For more information on this topic, please visit the Colnot group website.
=> download a full list of publications by members of the teamUpdate in February 2020
*** HERE BELOW, A SELECTION OF RECENT ARTICLES ***
PAX3 confers functional heterogeneity in skeletal muscle stem cell responses to environmental stress.Cell Stem Cell 2019, by Der Vartanian et al.
Automated image-analysis method for the quantification of fiber morphometry and fiber type population in human skeletal muscle.Skeletal Muscle 2019, by Reyes-Fernandez, Periou et al.
Notch/CollagenV/CalcR reciprocal signalling retains muscle stem cells in their niche.
Necroptosis mediates myofibre death in dystrophin-deficient mice.Nat Commun 2018, by Morgan et al.
Stem cell therapy in early post-traumatic talus osteonecrosis.Int Orthop 2018, by Hernigou et al.
SOXF factors regulate murine satellite cell self-renewal and function through inhibition of β-catenin activity.Elife 2018, by Alonso-Martin et al.
Cellular localization of the cell cycle inhibitor Cdkn1c controls growth arrest of adult skeletal muscle stem cells.
Non-linear dose-response of aluminium hydroxide adjuvant particles: Selective low dose neurotoxicity.Toxicology 2017, by Crépeaux et al.
Progressive Structural Defects in Canine Centronuclear Myopathy Indicate a Role for HACD1 in Maintaining Skeletal Muscle Membrane Systems.Am J Pathol. 2017, by Walmsley et al.
- Responsable : Frédéric Relaix
- Responsable délégué (e) : François-Jérôme Authier, Philippos Mourikis
- Chercheur : Nathalie Chevallier-Mericskay, Céline Colnot, Nathalie Didier, Jean-Loup Duband, Sylvie Dufour, Philippos Mourikis, Maria-Isabel Punzon-Gau, Anne-Marie Rodriguez, Marianne Taurel
- Enseignant-Chercheur : François-Jérôme Authier, Ghita Benchekroun, Stéphane Blot, Philippe Bossé, Josette Cadusseau, Lucie Chevallier, Guillemette Crépeaux, Loïc Desquilbet, Sophie Féréol, Alain Fontbonne, Benoit Funalot, Romain Gherardi, Philippe Hernigou, Peggy Lafuste, Stéphanie Michineau, Frédéric Relaix, Edouard Reyes-Gomez, Hèlène Rouard, Fanny Storck, Laurent Tiret, René Yiou
- Praticien hospitalier : Léo Machado
- Post doctorant : Maximilien Bencze, Matthew Borok, Audrey Der-Vartanian, Yasmine Hachemi, Despoina Mademtzoglou, Ester Martinez-Sarra, Sergio Perez-Diaz, Alessio Rotini, Valentina Taglietti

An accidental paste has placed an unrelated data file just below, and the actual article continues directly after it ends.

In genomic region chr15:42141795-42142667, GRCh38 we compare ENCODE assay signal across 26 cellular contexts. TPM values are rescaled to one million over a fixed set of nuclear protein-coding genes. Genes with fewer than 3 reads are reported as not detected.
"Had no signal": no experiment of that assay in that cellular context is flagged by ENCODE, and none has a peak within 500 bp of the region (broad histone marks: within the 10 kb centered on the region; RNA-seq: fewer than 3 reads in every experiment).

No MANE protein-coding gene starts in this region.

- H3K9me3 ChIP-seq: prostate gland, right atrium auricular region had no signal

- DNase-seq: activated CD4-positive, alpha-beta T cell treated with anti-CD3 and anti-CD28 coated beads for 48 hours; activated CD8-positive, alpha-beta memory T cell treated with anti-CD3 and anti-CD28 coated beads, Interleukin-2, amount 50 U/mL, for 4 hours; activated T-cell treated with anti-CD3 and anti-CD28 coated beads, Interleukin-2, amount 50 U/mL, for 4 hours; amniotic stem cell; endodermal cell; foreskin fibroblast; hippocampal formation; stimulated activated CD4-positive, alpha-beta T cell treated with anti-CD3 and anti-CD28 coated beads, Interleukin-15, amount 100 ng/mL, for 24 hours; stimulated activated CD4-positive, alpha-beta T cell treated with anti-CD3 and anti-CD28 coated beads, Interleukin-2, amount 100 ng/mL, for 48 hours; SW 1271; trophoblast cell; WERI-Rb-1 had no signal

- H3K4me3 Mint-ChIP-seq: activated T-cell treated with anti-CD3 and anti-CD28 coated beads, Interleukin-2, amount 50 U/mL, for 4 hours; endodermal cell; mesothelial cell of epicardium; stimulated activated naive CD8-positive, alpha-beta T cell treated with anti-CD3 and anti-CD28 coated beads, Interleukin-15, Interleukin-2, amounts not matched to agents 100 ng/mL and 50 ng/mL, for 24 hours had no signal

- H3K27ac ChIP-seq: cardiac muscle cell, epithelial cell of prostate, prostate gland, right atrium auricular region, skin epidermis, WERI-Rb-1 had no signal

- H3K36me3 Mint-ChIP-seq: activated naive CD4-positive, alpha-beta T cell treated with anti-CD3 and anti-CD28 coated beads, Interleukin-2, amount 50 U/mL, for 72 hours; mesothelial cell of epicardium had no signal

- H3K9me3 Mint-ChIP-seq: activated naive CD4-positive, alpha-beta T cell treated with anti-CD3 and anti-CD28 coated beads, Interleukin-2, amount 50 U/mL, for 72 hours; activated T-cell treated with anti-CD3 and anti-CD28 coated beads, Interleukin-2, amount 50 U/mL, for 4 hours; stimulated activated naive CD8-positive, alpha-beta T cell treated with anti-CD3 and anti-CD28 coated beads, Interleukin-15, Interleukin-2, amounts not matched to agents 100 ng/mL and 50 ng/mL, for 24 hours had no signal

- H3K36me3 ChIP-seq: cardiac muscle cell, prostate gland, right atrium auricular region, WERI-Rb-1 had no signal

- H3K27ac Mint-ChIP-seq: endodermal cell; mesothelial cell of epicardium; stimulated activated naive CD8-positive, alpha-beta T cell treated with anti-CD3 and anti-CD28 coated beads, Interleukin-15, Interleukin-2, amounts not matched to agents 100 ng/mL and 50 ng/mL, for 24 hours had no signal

- Doctorant : Nassim-Anis Ahmine, Loïc Angrand, Mehdi Aoun-Sebaïti, Rakia Bhouri, Reem Bou-Akar, Christelle Dubois, Perla Geara, Stamatia Gioftsidi, Farida Gorram, Cyrielle Hou, Nahed Khadhraoui, Jennyfer Levoux, Jean-Daniel Masson, Busra Mirciloglu, Nioosha Nekooie-Marnany, Teoman Ozturk, Simon Perrin, Guillaume Robiteau, Tassadit Saidj, Joseph Touma, Nicolas Van-Caenegem, Aymeline Vandestienne, Louai Zaidan
- Ingénieur : Frédéric Aurade, Juliette Berthier, Nicolas Blanchard-Gutton, Anaïs Bleuzen, Laura Coquelin-Salsac, Bernadette Drayton Libotte, Redouane Fodil, Inès Jouanna-Barthélemy, Kaouthar Kefi, Joana Lima, Tiffany Marie, Thibaut Troupel
- Technicien : Yasmine Baba-Amer, Patricia Becret, Sophie Berger, Xavier Cauchois, Laurent Guillaud, Aichana Islam, Béatrice Laurent, Youssef Mbarki, Baptiste Périou, Isabelle Valchera
- Gestionnaire : Lila Bendameche
- Stagiaire : Chloé Ben-Ali, Joël Cassler, Sébastien Multon, Arianna Rinaldi, Mathilde Rodrigues, Aurélie Schirmann, Sen Yan
IMRB – Inserm U955
Biology of neuromuscular system (Team Relaix – groups 1, 2, 3 and Colnot)
Creteil’s health faculty – 5th floor
8, rue du général Sarrail
Bnms – Génétique Médicale Comparée (group 3) and Neurobiologie (group 4)
Bâtiment Auguste Chauveau
Ecole nationale vétérinaire d’Alfort
7, avenue du général de Gaulle
94704 Maisons Alfort Cedex
Unité d’Ingénierie et de Thérapie Cellulaire d’Ile-de-France (group 5)
Etablissement Français du Sang
5, rue Gustave Eiffel
94017 Créteil Cedex
Administrative assistants – Contact
Dr Despoina Mademtzoglou (Project Manager)
Lila Bendameche (administrative manager at Créteil)
Tel. : +33-1 49 81 36 93
Isabelle Valchera (administrative manager at EnvA)
Tel. : +33-1 43 96 70 47
Stéphane Palfi, head of Team 14 at our Institute, will be René Frydman’s guest on France Culture’s “Matières à penser” program, dedicated this week to high hopes in medicine and new ideas. He will talk about the promises of stimulating the spinal cord to make paralytics walk again, but also about possible difficulties of experimentation […]Read more
A recent study conducted by Audrey Der Vartanian (post-doctoral researcher) and Marianne Gervais-Taurel (CNRS researcher) in the team of Pr. Frédéric Relaix (Team 10, IMRB) reveals that the transcription factor PAX3 protects a subpopulation of adult skeletal muscle stem cells in response to chronic exposure to an environmental pollutant, dioxin, with harmful effects on health. […]Read more
Adenosine-to-inosine (A-to-I) RNA editing, mediated by enzymes of the ADAR family, is a well-known contributor of transcriptomic and, to a lesser extent, proteomic diversity.Read more